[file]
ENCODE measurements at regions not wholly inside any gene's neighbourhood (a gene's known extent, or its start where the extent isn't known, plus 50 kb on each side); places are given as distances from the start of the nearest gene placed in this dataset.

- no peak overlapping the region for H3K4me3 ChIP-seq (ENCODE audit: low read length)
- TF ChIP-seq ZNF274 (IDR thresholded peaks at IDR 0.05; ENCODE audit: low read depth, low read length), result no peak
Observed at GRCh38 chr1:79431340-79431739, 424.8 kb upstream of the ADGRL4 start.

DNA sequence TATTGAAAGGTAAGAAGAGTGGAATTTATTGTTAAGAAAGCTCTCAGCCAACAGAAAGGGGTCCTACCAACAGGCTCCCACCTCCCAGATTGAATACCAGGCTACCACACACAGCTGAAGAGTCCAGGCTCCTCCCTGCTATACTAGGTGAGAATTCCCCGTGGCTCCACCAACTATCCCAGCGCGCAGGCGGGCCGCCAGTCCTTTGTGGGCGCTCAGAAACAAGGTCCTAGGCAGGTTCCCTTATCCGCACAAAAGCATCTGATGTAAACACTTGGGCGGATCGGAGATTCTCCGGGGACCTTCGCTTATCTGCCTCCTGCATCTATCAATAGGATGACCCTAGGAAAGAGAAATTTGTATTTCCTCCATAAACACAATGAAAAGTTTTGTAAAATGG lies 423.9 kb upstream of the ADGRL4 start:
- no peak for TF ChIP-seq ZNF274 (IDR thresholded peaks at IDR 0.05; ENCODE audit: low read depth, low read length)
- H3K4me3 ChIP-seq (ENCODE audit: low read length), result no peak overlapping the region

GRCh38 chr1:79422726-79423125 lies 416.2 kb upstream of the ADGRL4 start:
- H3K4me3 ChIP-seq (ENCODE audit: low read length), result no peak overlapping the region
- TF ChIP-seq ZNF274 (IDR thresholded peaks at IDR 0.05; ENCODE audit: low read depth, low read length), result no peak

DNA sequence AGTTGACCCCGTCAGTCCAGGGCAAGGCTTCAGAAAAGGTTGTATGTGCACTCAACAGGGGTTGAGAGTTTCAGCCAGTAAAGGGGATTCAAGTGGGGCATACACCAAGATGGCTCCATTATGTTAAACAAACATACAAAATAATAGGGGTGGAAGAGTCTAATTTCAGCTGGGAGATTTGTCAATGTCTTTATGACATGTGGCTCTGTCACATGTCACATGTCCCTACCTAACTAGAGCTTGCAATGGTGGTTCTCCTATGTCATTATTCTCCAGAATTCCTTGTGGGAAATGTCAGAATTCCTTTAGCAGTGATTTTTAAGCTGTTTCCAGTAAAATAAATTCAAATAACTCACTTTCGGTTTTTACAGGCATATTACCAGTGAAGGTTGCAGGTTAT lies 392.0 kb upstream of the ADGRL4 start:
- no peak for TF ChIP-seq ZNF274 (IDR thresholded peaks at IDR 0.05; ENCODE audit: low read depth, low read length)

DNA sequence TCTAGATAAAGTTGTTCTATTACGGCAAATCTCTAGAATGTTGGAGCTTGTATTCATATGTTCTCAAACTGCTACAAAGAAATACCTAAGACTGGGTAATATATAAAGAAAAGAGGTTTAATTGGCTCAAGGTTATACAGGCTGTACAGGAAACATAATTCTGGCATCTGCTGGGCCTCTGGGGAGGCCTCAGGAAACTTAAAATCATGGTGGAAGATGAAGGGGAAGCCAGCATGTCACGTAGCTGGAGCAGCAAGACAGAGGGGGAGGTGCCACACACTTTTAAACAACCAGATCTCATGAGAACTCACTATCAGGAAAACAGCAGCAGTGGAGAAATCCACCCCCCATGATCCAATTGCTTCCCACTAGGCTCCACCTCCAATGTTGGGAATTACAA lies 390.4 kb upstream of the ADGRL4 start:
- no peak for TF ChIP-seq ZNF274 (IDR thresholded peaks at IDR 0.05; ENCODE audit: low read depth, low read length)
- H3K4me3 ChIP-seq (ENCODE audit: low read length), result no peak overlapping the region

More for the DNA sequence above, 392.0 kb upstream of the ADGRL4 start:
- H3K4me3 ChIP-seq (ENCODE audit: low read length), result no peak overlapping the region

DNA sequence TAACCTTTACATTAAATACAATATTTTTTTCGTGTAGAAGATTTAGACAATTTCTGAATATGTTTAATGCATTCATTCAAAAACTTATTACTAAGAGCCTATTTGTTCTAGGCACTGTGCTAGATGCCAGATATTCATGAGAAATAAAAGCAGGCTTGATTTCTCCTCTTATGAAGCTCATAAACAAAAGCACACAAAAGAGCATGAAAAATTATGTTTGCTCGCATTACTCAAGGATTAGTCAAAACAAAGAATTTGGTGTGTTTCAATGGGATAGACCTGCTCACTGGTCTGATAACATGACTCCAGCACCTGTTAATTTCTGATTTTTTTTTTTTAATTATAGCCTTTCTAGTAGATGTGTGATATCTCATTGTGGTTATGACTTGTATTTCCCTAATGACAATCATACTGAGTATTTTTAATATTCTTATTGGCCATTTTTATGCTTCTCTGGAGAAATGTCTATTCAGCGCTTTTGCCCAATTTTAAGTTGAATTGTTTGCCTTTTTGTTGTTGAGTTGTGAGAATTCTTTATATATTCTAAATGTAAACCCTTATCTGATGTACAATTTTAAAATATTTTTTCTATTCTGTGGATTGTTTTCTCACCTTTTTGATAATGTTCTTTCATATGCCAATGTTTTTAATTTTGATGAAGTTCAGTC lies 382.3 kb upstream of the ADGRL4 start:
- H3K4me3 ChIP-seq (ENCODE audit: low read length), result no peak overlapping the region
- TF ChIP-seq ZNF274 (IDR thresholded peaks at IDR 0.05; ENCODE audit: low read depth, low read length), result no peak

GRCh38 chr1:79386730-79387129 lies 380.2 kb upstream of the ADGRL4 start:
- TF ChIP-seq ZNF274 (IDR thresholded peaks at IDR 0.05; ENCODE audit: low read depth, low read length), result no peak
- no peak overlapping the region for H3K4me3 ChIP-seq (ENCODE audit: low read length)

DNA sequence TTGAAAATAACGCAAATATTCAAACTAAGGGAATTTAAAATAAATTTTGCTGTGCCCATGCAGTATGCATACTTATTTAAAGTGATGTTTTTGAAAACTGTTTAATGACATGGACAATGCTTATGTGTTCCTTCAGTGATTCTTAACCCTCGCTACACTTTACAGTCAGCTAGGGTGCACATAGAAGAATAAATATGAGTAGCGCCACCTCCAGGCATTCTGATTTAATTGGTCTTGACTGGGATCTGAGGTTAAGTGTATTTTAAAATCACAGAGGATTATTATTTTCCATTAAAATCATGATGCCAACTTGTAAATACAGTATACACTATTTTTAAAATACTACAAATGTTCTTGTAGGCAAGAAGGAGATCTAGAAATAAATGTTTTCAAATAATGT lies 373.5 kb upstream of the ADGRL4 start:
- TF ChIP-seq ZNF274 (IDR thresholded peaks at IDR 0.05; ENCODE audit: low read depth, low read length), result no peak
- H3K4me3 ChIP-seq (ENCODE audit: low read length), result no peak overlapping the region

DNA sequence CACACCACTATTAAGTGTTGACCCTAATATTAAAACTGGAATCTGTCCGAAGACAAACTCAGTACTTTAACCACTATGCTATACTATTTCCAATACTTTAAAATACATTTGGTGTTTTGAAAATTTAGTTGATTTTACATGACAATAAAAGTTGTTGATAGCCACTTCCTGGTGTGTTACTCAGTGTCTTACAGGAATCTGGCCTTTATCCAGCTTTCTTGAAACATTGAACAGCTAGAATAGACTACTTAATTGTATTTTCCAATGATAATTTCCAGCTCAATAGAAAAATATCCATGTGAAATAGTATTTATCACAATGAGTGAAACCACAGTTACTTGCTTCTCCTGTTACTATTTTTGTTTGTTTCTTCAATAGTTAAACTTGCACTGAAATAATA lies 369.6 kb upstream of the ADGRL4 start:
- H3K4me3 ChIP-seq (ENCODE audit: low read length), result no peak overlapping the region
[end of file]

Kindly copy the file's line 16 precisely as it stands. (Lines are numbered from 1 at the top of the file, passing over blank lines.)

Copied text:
More for the DNA sequence above, 392.0 kb upstream of the ADGRL4 start: